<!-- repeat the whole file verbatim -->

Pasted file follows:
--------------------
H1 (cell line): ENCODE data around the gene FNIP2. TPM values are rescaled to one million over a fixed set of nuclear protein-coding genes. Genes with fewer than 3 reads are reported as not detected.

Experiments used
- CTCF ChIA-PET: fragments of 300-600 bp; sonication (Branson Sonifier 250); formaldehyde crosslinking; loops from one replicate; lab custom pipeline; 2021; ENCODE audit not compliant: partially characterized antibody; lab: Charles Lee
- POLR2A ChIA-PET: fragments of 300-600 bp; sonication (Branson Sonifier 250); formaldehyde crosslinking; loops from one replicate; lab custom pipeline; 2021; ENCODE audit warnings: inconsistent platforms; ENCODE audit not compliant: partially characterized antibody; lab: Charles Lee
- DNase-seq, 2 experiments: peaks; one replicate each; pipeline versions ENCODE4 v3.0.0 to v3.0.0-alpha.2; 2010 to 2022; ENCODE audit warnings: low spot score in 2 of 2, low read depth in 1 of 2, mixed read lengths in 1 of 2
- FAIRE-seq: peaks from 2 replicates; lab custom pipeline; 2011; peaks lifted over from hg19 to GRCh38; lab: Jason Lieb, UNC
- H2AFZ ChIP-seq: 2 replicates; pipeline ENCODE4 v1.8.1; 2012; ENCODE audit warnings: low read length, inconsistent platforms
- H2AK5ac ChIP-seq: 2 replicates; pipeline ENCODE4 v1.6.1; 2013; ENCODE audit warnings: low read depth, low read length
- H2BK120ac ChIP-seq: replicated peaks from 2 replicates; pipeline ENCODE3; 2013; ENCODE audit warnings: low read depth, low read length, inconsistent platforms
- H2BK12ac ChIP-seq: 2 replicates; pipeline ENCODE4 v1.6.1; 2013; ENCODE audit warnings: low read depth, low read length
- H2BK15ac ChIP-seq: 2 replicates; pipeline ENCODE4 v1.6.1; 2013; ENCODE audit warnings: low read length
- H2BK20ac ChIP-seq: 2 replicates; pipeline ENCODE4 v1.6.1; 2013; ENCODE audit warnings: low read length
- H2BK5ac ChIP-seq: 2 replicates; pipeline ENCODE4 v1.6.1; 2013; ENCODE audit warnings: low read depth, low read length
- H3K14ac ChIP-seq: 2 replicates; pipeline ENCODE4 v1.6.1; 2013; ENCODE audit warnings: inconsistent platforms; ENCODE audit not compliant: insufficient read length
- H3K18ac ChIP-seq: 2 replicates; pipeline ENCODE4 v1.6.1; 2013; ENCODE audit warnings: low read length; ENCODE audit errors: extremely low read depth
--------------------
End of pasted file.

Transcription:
H1 (cell line): ENCODE data around the gene FNIP2. TPM values are rescaled to one million over a fixed set of nuclear protein-coding genes. Genes with fewer than 3 reads are reported as not detected.

Experiments used
- CTCF ChIA-PET: fragments of 300-600 bp; sonication (Branson Sonifier 250); formaldehyde crosslinking; loops from one replicate; lab custom pipeline; 2021; ENCODE audit not compliant: partially characterized antibody; lab: Charles Lee
- POLR2A ChIA-PET: fragments of 300-600 bp; sonication (Branson Sonifier 250); formaldehyde crosslinking; loops from one replicate; lab custom pipeline; 2021; ENCODE audit warnings: inconsistent platforms; ENCODE audit not compliant: partially characterized antibody; lab: Charles Lee
- DNase-seq, 2 experiments: peaks; one replicate each; pipeline versions ENCODE4 v3.0.0 to v3.0.0-alpha.2; 2010 to 2022; ENCODE audit warnings: low spot score in 2 of 2, low read depth in 1 of 2, mixed read lengths in 1 of 2
- FAIRE-seq: peaks from 2 replicates; lab custom pipeline; 2011; peaks lifted over from hg19 to GRCh38; lab: Jason Lieb, UNC
- H2AFZ ChIP-seq: 2 replicates; pipeline ENCODE4 v1.8.1; 2012; ENCODE audit warnings: low read length, inconsistent platforms
- H2AK5ac ChIP-seq: 2 replicates; pipeline ENCODE4 v1.6.1; 2013; ENCODE audit warnings: low read depth, low read length
- H2BK120ac ChIP-seq: replicated peaks from 2 replicates; pipeline ENCODE3; 2013; ENCODE audit warnings: low read depth, low read length, inconsistent platforms
- H2BK12ac ChIP-seq: 2 replicates; pipeline ENCODE4 v1.6.1; 2013; ENCODE audit warnings: low read depth, low read length
- H2BK15ac ChIP-seq: 2 replicates; pipeline ENCODE4 v1.6.1; 2013; ENCODE audit warnings: low read length
- H2BK20ac ChIP-seq: 2 replicates; pipeline ENCODE4 v1.6.1; 2013; ENCODE audit warnings: low read length
- H2BK5ac ChIP-seq: 2 replicates; pipeline ENCODE4 v1.6.1; 2013; ENCODE audit warnings: low read depth, low read length
- H3K14ac ChIP-seq: 2 replicates; pipeline ENCODE4 v1.6.1; 2013; ENCODE audit warnings: inconsistent platforms; ENCODE audit not compliant: insufficient read length
- H3K18ac ChIP-seq: 2 replicates; pipeline ENCODE4 v1.6.1; 2013; ENCODE audit warnings: low read length; ENCODE audit errors: extremely low read depth